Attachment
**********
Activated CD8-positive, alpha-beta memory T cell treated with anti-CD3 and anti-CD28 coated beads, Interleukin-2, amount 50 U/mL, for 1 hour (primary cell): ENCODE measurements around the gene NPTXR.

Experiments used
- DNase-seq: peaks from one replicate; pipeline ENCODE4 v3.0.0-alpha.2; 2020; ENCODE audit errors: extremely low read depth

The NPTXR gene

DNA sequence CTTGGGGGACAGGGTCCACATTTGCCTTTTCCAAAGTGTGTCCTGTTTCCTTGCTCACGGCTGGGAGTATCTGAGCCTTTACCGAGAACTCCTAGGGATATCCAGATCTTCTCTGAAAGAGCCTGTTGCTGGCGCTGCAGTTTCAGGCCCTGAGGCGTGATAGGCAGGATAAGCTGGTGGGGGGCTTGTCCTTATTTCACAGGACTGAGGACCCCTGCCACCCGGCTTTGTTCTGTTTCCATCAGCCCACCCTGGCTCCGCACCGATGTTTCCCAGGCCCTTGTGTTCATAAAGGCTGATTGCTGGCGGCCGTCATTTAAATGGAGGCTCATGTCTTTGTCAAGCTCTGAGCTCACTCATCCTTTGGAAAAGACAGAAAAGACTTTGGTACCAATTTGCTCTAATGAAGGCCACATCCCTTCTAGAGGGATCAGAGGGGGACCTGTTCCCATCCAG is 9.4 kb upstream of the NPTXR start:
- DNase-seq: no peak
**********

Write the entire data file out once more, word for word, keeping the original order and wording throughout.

Activated CD8-positive, alpha-beta memory T cell treated with anti-CD3 and anti-CD28 coated beads, Interleukin-2, amount 50 U/mL, for 1 hour (primary cell): ENCODE measurements around the gene NPTXR.

Experiments used
- DNase-seq: peaks from one replicate; pipeline ENCODE4 v3.0.0-alpha.2; 2020; ENCODE audit errors: extremely low read depth

The NPTXR gene

DNA sequence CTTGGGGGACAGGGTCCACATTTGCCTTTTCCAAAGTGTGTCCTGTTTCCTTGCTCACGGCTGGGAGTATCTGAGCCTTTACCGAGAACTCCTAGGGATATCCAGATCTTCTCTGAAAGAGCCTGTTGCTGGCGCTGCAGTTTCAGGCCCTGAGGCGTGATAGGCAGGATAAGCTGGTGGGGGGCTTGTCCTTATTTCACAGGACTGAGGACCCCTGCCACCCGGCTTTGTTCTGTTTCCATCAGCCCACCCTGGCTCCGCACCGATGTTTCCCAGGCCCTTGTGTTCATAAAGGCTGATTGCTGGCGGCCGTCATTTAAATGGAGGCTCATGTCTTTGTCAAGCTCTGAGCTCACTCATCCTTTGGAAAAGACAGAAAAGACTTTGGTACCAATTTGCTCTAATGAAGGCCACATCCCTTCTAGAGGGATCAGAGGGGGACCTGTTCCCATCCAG is 9.4 kb upstream of the NPTXR start:
- DNase-seq: no peak